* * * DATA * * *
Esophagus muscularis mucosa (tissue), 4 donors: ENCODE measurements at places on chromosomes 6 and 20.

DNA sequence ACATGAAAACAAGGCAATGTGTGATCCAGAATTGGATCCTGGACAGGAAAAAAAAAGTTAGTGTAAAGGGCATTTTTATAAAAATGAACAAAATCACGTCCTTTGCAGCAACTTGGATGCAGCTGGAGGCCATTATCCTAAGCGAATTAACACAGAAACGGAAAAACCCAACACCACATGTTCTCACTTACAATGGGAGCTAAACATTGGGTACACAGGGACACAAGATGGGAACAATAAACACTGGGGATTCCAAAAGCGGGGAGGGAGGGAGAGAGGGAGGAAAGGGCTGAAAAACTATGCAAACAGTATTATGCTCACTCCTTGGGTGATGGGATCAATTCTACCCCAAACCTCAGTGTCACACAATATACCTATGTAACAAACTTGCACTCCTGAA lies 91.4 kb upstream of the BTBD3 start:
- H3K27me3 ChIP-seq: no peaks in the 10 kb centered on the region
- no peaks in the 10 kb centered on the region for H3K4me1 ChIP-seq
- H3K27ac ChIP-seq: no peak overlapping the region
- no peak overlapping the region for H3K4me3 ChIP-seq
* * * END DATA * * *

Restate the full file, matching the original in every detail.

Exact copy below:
Esophagus muscularis mucosa (tissue), 4 donors: ENCODE measurements at places on chromosomes 6 and 20.

DNA sequence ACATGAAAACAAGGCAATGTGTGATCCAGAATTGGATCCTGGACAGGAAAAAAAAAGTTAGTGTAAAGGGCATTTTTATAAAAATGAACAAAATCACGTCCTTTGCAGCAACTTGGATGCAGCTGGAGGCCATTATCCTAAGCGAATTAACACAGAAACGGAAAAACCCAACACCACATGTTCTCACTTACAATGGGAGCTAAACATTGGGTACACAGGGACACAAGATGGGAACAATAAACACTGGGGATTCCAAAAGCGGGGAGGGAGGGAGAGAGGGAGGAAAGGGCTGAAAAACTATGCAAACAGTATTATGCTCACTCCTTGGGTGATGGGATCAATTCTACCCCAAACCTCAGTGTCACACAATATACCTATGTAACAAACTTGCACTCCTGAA lies 91.4 kb upstream of the BTBD3 start:
- H3K27me3 ChIP-seq: no peaks in the 10 kb centered on the region
- no peaks in the 10 kb centered on the region for H3K4me1 ChIP-seq
- H3K27ac ChIP-seq: no peak overlapping the region
- no peak overlapping the region for H3K4me3 ChIP-seq